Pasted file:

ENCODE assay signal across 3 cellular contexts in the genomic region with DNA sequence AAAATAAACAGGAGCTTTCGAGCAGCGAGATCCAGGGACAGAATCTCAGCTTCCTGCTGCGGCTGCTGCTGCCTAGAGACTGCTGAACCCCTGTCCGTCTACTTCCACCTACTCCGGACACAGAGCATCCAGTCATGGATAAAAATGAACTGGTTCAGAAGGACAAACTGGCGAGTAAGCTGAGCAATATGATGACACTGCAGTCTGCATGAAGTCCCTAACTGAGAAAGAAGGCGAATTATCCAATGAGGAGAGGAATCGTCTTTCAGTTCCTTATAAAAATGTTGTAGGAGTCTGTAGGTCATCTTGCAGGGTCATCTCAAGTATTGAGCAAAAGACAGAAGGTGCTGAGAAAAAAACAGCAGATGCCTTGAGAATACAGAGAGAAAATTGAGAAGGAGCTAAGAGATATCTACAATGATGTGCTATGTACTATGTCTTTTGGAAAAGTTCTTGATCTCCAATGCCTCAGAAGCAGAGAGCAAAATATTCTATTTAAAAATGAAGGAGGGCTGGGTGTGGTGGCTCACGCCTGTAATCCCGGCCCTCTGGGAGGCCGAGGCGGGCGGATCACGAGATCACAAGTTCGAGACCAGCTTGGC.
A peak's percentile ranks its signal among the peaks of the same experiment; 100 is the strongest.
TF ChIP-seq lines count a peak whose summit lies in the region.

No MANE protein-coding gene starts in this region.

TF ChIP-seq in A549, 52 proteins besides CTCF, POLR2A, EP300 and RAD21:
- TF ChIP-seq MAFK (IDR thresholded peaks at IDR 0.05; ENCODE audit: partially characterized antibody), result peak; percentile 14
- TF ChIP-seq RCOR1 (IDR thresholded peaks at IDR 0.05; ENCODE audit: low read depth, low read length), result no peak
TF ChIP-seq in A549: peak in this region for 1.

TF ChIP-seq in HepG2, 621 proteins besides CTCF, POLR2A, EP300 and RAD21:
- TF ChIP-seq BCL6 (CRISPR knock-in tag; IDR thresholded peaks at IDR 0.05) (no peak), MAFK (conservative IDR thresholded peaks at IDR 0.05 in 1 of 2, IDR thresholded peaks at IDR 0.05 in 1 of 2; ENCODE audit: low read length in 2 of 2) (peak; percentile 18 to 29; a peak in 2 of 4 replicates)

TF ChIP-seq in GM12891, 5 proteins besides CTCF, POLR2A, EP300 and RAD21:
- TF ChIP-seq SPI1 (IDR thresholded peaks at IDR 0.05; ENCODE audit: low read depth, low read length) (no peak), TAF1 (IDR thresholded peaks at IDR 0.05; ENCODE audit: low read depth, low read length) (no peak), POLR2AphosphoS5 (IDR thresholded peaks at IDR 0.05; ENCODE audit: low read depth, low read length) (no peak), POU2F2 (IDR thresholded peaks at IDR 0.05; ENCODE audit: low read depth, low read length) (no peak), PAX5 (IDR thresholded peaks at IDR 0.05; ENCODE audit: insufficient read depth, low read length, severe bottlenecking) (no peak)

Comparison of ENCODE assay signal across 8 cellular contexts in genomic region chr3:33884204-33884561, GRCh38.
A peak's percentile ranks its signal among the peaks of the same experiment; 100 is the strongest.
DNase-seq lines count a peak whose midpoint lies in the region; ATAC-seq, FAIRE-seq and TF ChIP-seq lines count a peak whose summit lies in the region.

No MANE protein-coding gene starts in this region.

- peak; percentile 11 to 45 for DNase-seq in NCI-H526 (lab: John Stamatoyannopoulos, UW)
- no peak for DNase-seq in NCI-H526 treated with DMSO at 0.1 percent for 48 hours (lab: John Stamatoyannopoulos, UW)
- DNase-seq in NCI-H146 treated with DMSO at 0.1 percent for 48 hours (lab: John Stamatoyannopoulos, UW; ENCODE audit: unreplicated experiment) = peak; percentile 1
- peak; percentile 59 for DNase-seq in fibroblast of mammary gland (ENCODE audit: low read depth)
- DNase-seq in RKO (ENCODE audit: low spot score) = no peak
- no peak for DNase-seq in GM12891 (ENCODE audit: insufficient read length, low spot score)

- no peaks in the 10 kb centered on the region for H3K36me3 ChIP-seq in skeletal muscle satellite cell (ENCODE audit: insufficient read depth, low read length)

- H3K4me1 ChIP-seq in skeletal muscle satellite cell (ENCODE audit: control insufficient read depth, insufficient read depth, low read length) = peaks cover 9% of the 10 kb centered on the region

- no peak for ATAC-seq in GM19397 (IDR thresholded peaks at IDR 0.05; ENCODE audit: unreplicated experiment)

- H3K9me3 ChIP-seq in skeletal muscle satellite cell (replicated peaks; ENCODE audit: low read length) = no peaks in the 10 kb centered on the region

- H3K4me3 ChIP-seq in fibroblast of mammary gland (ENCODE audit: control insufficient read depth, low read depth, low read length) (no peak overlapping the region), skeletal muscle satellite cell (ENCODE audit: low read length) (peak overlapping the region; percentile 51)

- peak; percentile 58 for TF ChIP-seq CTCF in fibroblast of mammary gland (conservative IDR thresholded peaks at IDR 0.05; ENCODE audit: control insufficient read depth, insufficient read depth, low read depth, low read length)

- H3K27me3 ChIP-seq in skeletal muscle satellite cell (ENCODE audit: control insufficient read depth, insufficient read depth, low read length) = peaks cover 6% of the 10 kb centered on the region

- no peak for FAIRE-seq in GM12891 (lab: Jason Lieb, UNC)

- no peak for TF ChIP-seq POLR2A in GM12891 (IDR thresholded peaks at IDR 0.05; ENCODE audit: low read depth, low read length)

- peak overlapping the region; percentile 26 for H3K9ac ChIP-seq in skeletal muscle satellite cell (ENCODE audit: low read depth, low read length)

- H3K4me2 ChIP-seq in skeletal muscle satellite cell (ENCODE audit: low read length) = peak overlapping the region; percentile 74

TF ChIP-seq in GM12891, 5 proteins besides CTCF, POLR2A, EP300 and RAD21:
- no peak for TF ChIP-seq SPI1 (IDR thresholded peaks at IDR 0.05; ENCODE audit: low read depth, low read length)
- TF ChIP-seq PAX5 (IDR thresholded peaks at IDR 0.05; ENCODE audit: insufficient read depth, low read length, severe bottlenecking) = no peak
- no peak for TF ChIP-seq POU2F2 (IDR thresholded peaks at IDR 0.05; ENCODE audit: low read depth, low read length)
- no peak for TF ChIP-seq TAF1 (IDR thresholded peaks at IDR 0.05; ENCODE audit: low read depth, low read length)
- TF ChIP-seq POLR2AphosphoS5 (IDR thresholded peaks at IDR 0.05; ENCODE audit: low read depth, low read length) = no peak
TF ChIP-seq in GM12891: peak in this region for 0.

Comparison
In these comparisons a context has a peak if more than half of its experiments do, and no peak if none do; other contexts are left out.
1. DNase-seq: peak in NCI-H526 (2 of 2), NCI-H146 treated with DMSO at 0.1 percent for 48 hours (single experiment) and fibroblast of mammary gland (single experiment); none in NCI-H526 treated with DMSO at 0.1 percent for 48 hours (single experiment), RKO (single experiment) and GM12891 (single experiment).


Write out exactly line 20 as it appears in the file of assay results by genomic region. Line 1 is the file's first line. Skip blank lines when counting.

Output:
- peak; percentile 59 for DNase-seq in fibroblast of mammary gland (ENCODE audit: low read depth)